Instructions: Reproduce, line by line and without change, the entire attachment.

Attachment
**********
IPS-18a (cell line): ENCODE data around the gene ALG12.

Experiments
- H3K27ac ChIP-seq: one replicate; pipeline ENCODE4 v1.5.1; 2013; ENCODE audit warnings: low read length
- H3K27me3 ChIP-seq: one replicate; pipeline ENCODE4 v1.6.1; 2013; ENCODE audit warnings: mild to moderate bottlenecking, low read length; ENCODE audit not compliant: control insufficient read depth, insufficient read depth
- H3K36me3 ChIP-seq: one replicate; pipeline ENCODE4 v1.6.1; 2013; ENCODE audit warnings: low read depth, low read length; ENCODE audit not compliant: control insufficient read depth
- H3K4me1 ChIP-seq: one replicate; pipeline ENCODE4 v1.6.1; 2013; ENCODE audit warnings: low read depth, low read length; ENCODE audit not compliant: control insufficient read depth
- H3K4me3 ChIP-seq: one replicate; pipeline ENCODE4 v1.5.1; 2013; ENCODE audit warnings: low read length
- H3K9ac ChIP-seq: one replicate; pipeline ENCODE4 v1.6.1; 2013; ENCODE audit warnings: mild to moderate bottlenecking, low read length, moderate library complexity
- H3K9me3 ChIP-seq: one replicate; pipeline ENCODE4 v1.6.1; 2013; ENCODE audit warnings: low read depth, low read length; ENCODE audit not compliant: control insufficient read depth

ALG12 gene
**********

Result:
IPS-18a (cell line): ENCODE data around the gene ALG12.

Experiments
- H3K27ac ChIP-seq: one replicate; pipeline ENCODE4 v1.5.1; 2013; ENCODE audit warnings: low read length
- H3K27me3 ChIP-seq: one replicate; pipeline ENCODE4 v1.6.1; 2013; ENCODE audit warnings: mild to moderate bottlenecking, low read length; ENCODE audit not compliant: control insufficient read depth, insufficient read depth
- H3K36me3 ChIP-seq: one replicate; pipeline ENCODE4 v1.6.1; 2013; ENCODE audit warnings: low read depth, low read length; ENCODE audit not compliant: control insufficient read depth
- H3K4me1 ChIP-seq: one replicate; pipeline ENCODE4 v1.6.1; 2013; ENCODE audit warnings: low read depth, low read length; ENCODE audit not compliant: control insufficient read depth
- H3K4me3 ChIP-seq: one replicate; pipeline ENCODE4 v1.5.1; 2013; ENCODE audit warnings: low read length
- H3K9ac ChIP-seq: one replicate; pipeline ENCODE4 v1.6.1; 2013; ENCODE audit warnings: mild to moderate bottlenecking, low read length, moderate library complexity
- H3K9me3 ChIP-seq: one replicate; pipeline ENCODE4 v1.6.1; 2013; ENCODE audit warnings: low read depth, low read length; ENCODE audit not compliant: control insufficient read depth

ALG12 gene